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Guardian: Angered in Seoul after the Belgian ambassador's wife attacked two female employees at a clothing store

Korean police said that the wife of Belgium's ambassador to South Korea will use her diplomatic immunity to avoid criminal charges being brought against her, after she allegedly beat two employees of a clothing store, after one of them asked her if she was wearing clothes she did not pay for.

And Ambassador Peter Lesquher said earlier that he "sincerely regrets the incident in which his wife participated," adding that he "wants to apologize on her behalf," according to the British newspaper "The Guardian".

An investigator at Yongsan Police Station in central Seoul said that the Belgian embassy "expressed that it would reserve the right of immunity for the ambassador's wife," adding that the police would not pursue the case.

The newspaper pointed out that South Korea is a signatory to the Vienna Convention, which gives accredited diplomats and their families immunity from criminal prosecution.

Police officers questioned the ambassador's wife earlier this month after the embassy said she would cooperate with the police.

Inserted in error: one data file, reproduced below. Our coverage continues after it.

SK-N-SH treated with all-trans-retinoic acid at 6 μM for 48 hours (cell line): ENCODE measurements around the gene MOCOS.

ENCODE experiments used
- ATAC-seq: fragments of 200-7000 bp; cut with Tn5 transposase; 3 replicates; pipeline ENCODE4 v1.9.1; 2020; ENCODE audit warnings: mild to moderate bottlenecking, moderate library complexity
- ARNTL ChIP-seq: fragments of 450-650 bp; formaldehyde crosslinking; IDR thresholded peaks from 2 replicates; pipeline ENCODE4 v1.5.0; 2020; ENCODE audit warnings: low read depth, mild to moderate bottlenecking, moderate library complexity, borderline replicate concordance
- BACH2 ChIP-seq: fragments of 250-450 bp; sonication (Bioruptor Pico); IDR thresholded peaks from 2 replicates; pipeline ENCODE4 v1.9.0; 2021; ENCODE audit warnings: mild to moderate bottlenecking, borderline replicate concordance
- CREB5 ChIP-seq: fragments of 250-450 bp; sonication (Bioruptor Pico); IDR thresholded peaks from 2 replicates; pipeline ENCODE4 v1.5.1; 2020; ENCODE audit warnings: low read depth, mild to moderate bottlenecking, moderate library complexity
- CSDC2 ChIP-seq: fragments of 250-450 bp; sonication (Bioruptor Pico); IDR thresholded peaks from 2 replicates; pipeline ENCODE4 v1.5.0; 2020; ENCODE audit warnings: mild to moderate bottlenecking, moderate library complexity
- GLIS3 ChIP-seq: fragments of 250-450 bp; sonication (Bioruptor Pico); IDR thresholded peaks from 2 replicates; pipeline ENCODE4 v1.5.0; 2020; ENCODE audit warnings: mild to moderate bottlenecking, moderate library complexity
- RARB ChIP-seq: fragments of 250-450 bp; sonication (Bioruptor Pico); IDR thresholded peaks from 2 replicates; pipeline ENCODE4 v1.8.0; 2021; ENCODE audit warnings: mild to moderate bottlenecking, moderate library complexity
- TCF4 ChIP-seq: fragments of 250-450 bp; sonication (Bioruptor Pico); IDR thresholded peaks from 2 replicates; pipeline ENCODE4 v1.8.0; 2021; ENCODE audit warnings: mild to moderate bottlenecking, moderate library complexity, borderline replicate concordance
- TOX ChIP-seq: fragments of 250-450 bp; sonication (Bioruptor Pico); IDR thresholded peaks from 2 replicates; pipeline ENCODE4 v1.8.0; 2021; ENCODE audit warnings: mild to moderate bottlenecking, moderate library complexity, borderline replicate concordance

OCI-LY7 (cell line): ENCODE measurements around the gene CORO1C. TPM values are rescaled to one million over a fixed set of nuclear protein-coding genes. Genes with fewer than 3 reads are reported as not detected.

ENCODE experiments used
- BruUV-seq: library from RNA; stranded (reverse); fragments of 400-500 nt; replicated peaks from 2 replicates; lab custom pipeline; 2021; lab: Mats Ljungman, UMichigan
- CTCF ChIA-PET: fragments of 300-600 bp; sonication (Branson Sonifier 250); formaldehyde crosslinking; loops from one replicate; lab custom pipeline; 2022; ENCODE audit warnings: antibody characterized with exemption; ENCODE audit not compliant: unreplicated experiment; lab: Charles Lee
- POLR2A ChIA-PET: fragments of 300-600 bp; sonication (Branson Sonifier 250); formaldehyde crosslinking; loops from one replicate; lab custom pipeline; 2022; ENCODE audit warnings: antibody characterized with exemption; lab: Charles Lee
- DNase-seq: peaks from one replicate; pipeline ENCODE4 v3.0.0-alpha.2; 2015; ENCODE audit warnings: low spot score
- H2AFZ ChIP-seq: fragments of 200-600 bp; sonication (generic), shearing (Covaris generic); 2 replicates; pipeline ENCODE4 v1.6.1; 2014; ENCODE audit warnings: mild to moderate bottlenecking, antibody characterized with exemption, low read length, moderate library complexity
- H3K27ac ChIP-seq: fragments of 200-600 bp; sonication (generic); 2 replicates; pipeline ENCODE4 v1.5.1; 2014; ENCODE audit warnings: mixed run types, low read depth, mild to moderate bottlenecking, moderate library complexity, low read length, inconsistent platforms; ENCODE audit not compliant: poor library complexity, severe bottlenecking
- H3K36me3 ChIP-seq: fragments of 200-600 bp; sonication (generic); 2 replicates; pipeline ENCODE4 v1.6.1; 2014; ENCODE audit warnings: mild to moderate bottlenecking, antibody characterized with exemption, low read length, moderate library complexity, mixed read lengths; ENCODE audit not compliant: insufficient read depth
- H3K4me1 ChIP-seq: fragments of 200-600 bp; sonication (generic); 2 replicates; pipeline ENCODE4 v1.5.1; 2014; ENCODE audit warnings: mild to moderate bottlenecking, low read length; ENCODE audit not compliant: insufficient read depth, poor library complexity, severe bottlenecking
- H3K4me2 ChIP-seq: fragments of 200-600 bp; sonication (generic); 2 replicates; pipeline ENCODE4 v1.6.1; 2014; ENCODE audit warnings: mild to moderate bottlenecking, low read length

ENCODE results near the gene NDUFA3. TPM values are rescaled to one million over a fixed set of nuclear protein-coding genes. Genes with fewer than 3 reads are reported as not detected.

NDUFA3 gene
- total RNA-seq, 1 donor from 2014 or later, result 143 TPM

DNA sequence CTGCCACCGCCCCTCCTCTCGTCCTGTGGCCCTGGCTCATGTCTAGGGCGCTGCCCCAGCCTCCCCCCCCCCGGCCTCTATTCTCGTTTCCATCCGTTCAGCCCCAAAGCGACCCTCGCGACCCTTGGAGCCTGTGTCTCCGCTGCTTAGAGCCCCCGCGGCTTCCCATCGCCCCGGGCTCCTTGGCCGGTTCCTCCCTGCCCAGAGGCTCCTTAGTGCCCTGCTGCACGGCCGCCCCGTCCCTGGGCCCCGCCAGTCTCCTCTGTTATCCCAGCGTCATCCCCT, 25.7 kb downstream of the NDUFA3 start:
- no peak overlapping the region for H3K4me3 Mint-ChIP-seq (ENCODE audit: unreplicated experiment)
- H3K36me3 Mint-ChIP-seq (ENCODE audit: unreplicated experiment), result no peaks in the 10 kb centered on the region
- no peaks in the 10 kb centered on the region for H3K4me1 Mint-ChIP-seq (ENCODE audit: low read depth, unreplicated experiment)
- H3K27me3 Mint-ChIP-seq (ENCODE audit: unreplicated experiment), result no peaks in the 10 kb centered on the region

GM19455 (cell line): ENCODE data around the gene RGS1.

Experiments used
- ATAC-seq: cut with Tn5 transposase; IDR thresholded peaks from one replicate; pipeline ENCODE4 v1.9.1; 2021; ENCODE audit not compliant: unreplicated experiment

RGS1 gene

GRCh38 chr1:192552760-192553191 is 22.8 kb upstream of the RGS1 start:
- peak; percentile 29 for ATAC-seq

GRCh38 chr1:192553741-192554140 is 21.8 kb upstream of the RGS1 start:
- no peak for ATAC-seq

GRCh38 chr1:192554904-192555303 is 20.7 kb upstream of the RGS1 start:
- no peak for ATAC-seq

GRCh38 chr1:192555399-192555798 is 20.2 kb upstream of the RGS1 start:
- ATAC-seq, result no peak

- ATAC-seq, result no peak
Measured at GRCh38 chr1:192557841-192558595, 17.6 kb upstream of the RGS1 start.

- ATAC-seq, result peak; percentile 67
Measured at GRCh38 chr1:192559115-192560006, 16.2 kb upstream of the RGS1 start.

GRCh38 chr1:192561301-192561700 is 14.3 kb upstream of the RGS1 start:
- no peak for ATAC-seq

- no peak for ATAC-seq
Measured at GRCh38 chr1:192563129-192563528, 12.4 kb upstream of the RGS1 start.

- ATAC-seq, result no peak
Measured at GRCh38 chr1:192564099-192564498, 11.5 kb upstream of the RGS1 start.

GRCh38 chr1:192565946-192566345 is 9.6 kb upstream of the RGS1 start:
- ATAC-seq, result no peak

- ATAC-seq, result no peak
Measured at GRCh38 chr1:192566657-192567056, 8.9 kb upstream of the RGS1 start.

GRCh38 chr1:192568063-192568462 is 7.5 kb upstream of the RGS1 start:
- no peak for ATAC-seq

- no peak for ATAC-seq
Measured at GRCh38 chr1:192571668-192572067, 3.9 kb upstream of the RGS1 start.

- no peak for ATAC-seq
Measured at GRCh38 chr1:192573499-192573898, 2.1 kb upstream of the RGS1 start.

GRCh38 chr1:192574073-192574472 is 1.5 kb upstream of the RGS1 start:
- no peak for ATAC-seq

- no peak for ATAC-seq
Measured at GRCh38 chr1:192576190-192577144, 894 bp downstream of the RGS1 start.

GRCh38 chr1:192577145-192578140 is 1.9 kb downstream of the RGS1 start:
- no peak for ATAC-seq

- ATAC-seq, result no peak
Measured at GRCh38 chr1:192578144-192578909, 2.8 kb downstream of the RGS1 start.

Reports say that the ambassador's wife tried to dress in a store in Seoul before leaving the venue, prompting an employee to run after her to ask her about the piece she was wearing, which led to the confrontation.

The ambassador's wife appeared in the CCTV footage, pulling the arm of one of the employees and hitting her in the head, before she slapped another worker in the face who tried to intervene.

The newspaper pointed out that the footage - provided by the victim's family - was widely circulated by the local media and circulated via the Internet and turned public opinion against the family of the ambassador strongly.

The Belgian embassy issued the ambassador's apology in a bilingual post on Facebook because it sought to contain the damage, but its Korean translation appeared harsh, adding to the tension of some of the reactions.

Public outrage mounted in response to the use of diplomatic immunity, with more than 1,000 largely negative comments posted in one online report.

"I understand that diplomats are granted immunity, but why are their families granted these rights as well?" Said one of the Koreans. "This incident should not pass without consequences."